Thumbnail image of graphical abstract

      Hyperbranched polymers have demonstrated great potential as excellent precursors in supramolecular self-assembly, and many delicate supramolecular structures from zero-dimension to three-dimension have been prepared, such as micelles, fibers, tubes, vesicles, membranes, large compound vesicles and so on. They have displayed promising applications in the biomedical areas including drug delivery, protein purification/detection/delivery, gene transfection, antibacterial/antifouling materials and cytomimetic chemistry.

  7. Communications

    1. Top of page
    2. Cover Picture
    3. Inside Front Cover
    4. Contents
    5. Essay
    6. Progress Report
    7. Review
    8. Communications
    1. Self-Wound Composite Nanomembranes as Electrode Materials for Lithium Ion Batteries (pages 4591–4595)

      Heng-Xing Ji, Xing-Long Wu, Li-Zhen Fan, Cornelia Krien, Irina Fiering, Yu-Guo Guo, Yongfeng Mei and Oliver G. Schmidt

      Article first published online: 13 SEP 2010 | DOI: 10.1002/adma.201001422

      Thumbnail image of graphical abstract

      Self-wound nanomembranes out of functional multilayered structures were designed to improve lithium storage performance. The intrinsic strain is relaxed by rolling; the composite components are uniformly dispersed; the micro/nanohierarchical structure assumes a mixed ion/electron conduction network; and conventional nanomembrane deposition techniques allow for various materials combinations, suitable to meet different demands of lithium ion batteries.

    2. Rapid Nanoimprinting of Doped Silk Films for Enhanced Fluorescent Emission (pages 4596–4599)

      Jessica P. Mondia, Jason J. Amsden, Dianmin Lin, Luca Dal Negro, David L. Kaplan and Fiorenzo G. Omenetto

      Article first published online: 21 SEP 2010 | DOI: 10.1002/adma.201001238

      Thumbnail image of graphical abstract

      Doping ease and the ability to readily nanoimprint silk films offer the possibility to rapidly prototype photonic devices that couple optical functions with embedded material properties. By imprinting fluorescent silk films with periodic nanoscale lattices matched to the emission spectra of the doping fluorophores it is possible to selectively enhance the emission from the film.

    3. Nanoparticle Stripes, Grids, and Ribbons Produced by Flow Coating (pages 4600–4604)

      Hyun Suk Kim, Cheol Hee Lee, P. K. Sudeep, Todd Emrick and Alfred J. Crosby

      Article first published online: 16 SEP 2010 | DOI: 10.1002/adma.201001892

      Thumbnail image of graphical abstract

      Multicomponent and robust structures of quantum dots, in the form of stripes and grids, are produced by a simple flow coating method giving unprecedented control over macroscopic architectures from nanoscopic components. Crosslinking and lift-off of stripes lead to free-floating structures of nanoparticles that are flexible, robust, and fluorescent.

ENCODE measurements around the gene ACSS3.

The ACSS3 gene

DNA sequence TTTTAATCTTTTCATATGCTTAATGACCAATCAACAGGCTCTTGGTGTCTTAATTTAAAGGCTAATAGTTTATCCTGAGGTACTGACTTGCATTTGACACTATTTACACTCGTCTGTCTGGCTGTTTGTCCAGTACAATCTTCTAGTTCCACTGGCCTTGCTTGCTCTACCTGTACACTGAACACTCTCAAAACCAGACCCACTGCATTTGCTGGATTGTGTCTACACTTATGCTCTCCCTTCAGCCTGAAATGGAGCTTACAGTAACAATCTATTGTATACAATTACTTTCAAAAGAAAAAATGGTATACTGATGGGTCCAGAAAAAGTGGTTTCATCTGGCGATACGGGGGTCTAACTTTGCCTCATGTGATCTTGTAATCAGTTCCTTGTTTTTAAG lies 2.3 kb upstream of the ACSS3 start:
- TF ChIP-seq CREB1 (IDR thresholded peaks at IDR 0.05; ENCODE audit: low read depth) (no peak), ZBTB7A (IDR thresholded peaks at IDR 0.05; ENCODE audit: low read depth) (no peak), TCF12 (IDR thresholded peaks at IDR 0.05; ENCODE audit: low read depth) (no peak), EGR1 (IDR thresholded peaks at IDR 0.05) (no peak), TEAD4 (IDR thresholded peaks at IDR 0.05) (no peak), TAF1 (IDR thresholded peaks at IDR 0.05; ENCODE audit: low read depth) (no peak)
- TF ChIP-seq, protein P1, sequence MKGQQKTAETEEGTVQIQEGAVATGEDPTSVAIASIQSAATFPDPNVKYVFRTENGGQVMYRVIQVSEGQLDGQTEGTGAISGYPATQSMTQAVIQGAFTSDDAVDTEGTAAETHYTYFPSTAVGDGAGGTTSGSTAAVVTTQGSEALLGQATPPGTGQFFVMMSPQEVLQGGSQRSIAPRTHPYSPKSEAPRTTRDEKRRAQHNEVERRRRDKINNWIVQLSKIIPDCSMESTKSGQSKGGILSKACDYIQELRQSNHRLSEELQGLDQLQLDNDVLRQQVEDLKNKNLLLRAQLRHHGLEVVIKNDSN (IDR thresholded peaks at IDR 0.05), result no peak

4. High-Pressure Chemical Deposition for Void-Free Filling of Extreme Aspect Ratio Templates (pages 4605–4611)

      Neil F. Baril, Banafsheh Keshavarzi, Justin R. Sparks, Mahesh Krishnamurthi, Ivan Temnykh, Pier J. A. Sazio, Anna C. Peacock, Ali Borhan, Venkatraman Gopalan and John V. Badding

      Article first published online: 8 SEP 2010 | DOI: 10.1002/adma.201001199

      Thumbnail image of graphical abstract

      Near atomically smooth, void-free, centimeter-long amorphous silicon waveguides are produced by high pressure chemical fluid deposition in the pores of a microstructured optical fiber template (right inset). Semiconductor waveguides fabricated by conventional deposition/fabrication approaches have a surface roughness that is a constraining factor in most optoelectronic devices, but these waveguides conform to the extraordinarily geometrically perfect optical fiber pores (DIC image, bottom inset).

    5. Inkjet Printing of TIPS-PEN on Soluble Polymer Insulating Films: A Route to High-Performance Thin-Film Transistors (pages 4612–4616)

      B. K. Charlotte Kjellander, Wiljan T. T. Smaal, John E. Anthony and Gerwin H. Gelinck

      Article first published online: 19 OCT 2010 | DOI: 10.1002/adma.201001697

      Thumbnail image of graphical abstract

      We present an approach to inkjet print high-performance organic transistors by printing the organic semiconductor ink on a thin, continuous, and solvent-absorbing layer of insulating material. The ink spreading is effectively controlled by local dissolution of the layer, and during drying the characteristic circular morphology with high rims and inner plateau forms.

    6. Transistor Paint: High Mobilities in Small Bandgap Polymer Semiconductor Based on the Strong Acceptor, Diketopyrrolopyrrole and Strong Donor, Dithienopyrrole (pages 4617–4621)